With the euphoria of discovering new lands comes inevitable stress and worries. Having had the experience of planning an eight-day trip (that was mostly based in Seoul), the anxieties of taking a free-and-easy trip for the first time completely resonate with me. In such situations, our imagination tends to run amok as we start conjuring possibilities of things that could go awry.
For example: “I can’t speak Korean, what do I do if the locals don’t understand English?”, “Will my experience turn out to be pleasant?”… I hope to be able to dissipate your worries with these eight tips I gleaned from my personal experience. Here we go!
1. Book your accommodation within Seoul itself
If you will only be touring Seoul, or exploring Seoul for the most part of your trip, I recommend booking an Airbnb or hotel within the Seoul Station area. While travelling via the Seoul Metropolitan Area subway is very convenient due to the vastness of its network, it can be quite time and effort consuming due to the long distances you need to traverse between platforms at interchange stations. There may also be multiple flights of long staircases within subway stations, which may be a challenge if you are commuting with elderly family members and have to make more transitions between subway lines.
Seoul Station, being an interchange station, rests at a nice intersection between the majority of the popular tourist spots such as the Gyeongbokgung palace, making it an optimum location for your accommodation. With your travelling time minimised, you’ll have more time to wander, and wonder!
2. Ensure that there are enough amenities near your accommodation
Another important factor in choosing your accommodation is the presence of amenities nearby. My Airbnb was an officetel, which is South Korea’s way of referring to office buildings that provide housing (‘officetel’ is a blend of ‘office’ and ‘hotel’). There were numerous amenities available here, from a laundromat to a clothes shop too! Fortunately for me, there was a plethora of eateries as well – from cafés and restaurants to humble street-stall style places. I was able to purchase delectable snacks from the minimart downstairs as well.
Ensuring that there are amenities within easy access from your accommodation really saves the hassle of venturing out late in the night for last-minute purchases or supper eats (like that tantalising Korean fried chicken). So choose your accommodation wisely!
3. Unspoken conventions when travelling on the subway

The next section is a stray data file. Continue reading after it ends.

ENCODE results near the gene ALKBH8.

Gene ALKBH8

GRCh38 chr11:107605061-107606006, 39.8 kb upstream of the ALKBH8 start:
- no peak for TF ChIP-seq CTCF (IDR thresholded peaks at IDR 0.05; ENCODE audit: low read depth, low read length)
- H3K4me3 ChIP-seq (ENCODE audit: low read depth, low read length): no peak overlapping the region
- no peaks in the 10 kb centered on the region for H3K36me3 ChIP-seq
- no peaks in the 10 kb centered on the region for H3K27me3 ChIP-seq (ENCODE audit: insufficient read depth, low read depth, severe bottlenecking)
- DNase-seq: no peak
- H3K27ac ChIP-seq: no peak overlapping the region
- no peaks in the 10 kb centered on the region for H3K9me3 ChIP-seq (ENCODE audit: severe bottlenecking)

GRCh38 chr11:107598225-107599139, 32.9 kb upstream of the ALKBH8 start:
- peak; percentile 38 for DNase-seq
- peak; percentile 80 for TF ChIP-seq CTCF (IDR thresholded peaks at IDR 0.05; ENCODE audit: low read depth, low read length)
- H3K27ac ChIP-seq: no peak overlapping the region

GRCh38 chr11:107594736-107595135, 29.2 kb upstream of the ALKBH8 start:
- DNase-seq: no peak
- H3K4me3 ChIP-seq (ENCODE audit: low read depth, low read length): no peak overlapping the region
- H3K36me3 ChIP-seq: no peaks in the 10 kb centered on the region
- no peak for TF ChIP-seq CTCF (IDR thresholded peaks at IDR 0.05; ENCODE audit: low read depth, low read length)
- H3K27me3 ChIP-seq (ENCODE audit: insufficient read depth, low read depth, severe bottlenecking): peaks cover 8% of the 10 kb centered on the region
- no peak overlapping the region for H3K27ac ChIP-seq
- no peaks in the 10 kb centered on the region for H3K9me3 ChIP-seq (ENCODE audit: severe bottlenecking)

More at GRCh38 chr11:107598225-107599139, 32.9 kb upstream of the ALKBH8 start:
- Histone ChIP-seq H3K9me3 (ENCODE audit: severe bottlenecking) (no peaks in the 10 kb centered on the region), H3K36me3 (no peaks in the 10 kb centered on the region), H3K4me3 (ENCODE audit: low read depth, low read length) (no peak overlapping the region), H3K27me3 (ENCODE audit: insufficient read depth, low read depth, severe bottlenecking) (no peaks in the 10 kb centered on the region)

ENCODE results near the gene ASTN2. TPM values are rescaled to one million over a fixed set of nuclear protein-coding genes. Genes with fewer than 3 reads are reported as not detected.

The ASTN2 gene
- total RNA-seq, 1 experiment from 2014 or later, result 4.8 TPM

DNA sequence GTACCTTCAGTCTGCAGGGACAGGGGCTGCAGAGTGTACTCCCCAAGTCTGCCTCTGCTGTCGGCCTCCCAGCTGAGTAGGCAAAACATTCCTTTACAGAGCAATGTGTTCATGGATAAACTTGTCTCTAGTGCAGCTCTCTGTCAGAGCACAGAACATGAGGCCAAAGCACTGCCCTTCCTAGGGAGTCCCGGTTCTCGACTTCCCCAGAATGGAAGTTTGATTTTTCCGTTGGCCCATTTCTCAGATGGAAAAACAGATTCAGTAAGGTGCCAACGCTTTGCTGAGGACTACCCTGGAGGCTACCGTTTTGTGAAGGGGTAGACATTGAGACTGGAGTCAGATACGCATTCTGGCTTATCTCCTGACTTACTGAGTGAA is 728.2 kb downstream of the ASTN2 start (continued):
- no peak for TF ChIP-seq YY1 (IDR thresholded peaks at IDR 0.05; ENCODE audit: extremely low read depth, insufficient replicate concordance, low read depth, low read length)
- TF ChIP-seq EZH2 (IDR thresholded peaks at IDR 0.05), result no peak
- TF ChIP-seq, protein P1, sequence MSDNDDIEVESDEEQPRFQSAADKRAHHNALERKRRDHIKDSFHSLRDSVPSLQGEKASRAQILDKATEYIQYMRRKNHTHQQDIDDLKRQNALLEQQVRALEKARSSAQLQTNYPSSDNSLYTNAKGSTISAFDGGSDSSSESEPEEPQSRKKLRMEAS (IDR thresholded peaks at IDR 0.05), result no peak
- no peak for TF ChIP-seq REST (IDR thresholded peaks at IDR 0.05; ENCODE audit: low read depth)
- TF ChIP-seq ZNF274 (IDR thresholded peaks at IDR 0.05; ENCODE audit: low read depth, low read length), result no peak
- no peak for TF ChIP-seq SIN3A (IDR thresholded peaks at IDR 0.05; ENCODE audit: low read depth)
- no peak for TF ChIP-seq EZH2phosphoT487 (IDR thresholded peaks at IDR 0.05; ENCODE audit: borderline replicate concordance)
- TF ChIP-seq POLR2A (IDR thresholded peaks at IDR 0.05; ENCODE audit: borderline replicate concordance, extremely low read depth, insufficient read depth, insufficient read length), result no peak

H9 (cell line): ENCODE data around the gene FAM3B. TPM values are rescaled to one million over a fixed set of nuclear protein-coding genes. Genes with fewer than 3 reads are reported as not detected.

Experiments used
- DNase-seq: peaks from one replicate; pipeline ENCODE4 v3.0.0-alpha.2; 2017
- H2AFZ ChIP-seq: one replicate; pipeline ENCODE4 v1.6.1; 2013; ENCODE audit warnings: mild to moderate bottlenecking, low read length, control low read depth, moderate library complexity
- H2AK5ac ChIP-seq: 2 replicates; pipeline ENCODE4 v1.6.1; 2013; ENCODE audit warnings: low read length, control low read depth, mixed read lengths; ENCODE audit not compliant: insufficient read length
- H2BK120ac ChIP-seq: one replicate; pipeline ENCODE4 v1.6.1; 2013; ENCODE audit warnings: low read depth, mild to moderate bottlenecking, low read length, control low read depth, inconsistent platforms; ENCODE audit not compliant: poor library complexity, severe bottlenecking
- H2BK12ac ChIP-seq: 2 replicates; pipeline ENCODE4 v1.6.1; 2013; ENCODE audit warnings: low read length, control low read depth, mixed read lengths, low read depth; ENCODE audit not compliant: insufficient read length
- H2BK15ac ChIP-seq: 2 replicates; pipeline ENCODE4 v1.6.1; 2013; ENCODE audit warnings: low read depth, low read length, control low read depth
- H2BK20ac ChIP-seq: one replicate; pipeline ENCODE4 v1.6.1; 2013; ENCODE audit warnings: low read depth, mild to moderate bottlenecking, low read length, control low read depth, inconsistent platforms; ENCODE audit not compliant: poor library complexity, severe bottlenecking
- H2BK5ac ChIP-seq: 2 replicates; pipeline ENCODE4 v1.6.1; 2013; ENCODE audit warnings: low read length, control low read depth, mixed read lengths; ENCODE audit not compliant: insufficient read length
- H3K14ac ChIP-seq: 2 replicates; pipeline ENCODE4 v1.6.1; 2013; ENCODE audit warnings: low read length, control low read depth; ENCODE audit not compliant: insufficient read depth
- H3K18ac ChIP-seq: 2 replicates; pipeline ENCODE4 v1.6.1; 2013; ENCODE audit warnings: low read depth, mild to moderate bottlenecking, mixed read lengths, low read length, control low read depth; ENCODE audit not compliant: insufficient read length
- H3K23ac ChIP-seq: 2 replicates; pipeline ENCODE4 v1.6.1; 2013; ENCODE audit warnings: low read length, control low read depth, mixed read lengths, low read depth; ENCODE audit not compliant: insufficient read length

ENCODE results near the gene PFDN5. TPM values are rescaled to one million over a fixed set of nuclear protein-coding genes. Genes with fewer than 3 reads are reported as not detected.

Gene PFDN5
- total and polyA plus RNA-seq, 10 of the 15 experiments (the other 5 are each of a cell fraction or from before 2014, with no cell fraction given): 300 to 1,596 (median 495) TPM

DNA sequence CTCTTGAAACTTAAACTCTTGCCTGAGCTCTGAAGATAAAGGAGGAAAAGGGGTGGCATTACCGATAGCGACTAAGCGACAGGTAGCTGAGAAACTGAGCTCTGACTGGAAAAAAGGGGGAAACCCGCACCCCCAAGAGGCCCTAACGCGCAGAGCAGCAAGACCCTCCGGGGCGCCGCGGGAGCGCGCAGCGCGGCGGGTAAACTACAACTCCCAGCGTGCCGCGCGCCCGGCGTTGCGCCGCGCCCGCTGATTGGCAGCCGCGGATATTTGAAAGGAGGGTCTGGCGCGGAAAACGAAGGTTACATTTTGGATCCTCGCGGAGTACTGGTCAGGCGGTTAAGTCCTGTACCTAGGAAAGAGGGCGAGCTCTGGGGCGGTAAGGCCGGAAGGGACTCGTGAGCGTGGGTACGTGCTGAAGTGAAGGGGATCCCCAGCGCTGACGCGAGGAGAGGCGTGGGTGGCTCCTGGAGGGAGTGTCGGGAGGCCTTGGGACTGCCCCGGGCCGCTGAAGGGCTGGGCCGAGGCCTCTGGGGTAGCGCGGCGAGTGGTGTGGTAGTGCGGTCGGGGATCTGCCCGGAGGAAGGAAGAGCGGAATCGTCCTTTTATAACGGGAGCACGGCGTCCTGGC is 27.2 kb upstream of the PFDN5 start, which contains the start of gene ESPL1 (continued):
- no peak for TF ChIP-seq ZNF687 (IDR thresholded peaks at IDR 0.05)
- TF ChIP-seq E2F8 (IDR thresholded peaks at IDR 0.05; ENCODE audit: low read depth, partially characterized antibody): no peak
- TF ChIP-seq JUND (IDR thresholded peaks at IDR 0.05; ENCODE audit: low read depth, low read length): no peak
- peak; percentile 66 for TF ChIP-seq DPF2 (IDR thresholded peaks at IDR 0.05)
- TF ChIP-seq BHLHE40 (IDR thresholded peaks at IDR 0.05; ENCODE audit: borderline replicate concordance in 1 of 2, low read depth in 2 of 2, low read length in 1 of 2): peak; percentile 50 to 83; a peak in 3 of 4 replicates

Culture in South Korea puts a lot of emphasis on respect for the elderly – which has shaped the social norms on the use of elevators and seats on the subway. Try not to sit at the section on the subway which is demarcated for the elderly and pregnant women, even if there are empty seats. The lifts are strictly meant for pregnant women, the elderly and the disabled – you’ll attract a few stares from the elderly in the lift if you’re young and able-bodied!
4. Don’t be afraid to ask for directions
Don’t hesitate to approach the locals for directions should you need help, most of them are friendly and very helpful! Many of the locals I sought help from went out of their way to direct me to the place I was heading to. Some tourist sites may be more difficult to find than others, such as the Ihwa Mural Village which requires some manoeuvring through buildings in order to get there. So, when Google Maps just doesn’t cut it…you know what to do!
5. You don’t just get free samples in Myeongdong
One of the coolest things about Seoul is that you can shop EVERYWHERE – even within subway stations!
Spot cosmetic brands like TheFaceShop and Tony Moly, which have outlets within Yeouido station and Mapo station respectively. You can ask for samples when you shop at these subway branches, but chances are the staff will automatically hand them out to you as they consider this part of displaying good service. The best part is that you may get more free samples at these subway station branches than in Myeongdong, since Myeongdong is a thriving tourist trove. That’s right, Myeongdong is not the only go-to place for cosmetics in Seoul!
6. Pick up some basic Korean phrases
Familiarise yourself with the number system and how to say prices in Korean if you can because shop staff may not be able to understand English. This brings me to the next point on the list. Knowing the number system is handy for conveying portions you wish to purchase at street food stalls. As for learning how to say prices… that simply increases your bargaining power!
7. Download the Naver Dictionary app
The “Korean Dictionary and Translate” app by Naver Corporation is the solution to the potential language barrier you’ll encounter (just type “Naver dictionary” in your smartphone app store and the correct search result will surface). You can download it for free and its features transcend the basic translation function; helping you tackle any kind of communication situation. For instance, the handy “Today’s Conversation” section presents commonly occurring practical situations, with auto-narration once you press play so you can imitate the dialogue. This app is even equipped with a word-recognition tool that directly translates Korean words you turn your smartphone camera on!
8. Tips on Recognising Taxis
If you need a faster mode of transport than taking the subway…you’d probably be looking to the streets to hail a taxi. But wait, why are they all in so many different colours and what’s the difference? Well, the silver and orange taxis you see in this picture are the most common taxi colours you’ll spot, and they operate by the standard meter, while the black taxis are “Deluxe Taxis” that furnish a cosier ride but charge a higher fare. Now you don’t have to risk spending excessively just to take the load off your legs at the end of your day’s roaming.
Take a leap of faith with the help of these tips and make that dream free-and-easy holiday in Korea a reality now!